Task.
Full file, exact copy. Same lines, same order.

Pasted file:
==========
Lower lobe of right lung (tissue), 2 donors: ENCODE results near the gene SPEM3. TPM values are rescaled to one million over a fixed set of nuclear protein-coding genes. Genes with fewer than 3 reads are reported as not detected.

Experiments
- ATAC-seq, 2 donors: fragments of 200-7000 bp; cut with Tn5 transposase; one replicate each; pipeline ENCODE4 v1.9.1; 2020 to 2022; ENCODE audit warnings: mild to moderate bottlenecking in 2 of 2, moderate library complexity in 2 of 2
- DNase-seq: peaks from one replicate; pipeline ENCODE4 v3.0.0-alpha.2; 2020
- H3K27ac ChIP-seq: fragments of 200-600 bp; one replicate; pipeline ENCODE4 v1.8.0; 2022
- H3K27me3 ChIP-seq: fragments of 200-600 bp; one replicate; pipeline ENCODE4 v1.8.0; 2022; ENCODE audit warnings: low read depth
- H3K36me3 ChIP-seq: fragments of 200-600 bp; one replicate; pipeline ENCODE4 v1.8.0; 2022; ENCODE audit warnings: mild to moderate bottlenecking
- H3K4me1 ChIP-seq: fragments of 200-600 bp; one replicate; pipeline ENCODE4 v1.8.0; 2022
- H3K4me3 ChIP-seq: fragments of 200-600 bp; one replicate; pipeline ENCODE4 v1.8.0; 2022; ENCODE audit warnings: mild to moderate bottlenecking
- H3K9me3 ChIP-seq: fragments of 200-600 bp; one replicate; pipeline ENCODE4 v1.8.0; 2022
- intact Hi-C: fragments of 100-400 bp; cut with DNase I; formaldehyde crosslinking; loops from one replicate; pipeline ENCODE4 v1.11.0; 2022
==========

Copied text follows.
Lower lobe of right lung (tissue), 2 donors: ENCODE results near the gene SPEM3. TPM values are rescaled to one million over a fixed set of nuclear protein-coding genes. Genes with fewer than 3 reads are reported as not detected.

Experiments
- ATAC-seq, 2 donors: fragments of 200-7000 bp; cut with Tn5 transposase; one replicate each; pipeline ENCODE4 v1.9.1; 2020 to 2022; ENCODE audit warnings: mild to moderate bottlenecking in 2 of 2, moderate library complexity in 2 of 2
- DNase-seq: peaks from one replicate; pipeline ENCODE4 v3.0.0-alpha.2; 2020
- H3K27ac ChIP-seq: fragments of 200-600 bp; one replicate; pipeline ENCODE4 v1.8.0; 2022
- H3K27me3 ChIP-seq: fragments of 200-600 bp; one replicate; pipeline ENCODE4 v1.8.0; 2022; ENCODE audit warnings: low read depth
- H3K36me3 ChIP-seq: fragments of 200-600 bp; one replicate; pipeline ENCODE4 v1.8.0; 2022; ENCODE audit warnings: mild to moderate bottlenecking
- H3K4me1 ChIP-seq: fragments of 200-600 bp; one replicate; pipeline ENCODE4 v1.8.0; 2022
- H3K4me3 ChIP-seq: fragments of 200-600 bp; one replicate; pipeline ENCODE4 v1.8.0; 2022; ENCODE audit warnings: mild to moderate bottlenecking
- H3K9me3 ChIP-seq: fragments of 200-600 bp; one replicate; pipeline ENCODE4 v1.8.0; 2022
- intact Hi-C: fragments of 100-400 bp; cut with DNase I; formaldehyde crosslinking; loops from one replicate; pipeline ENCODE4 v1.11.0; 2022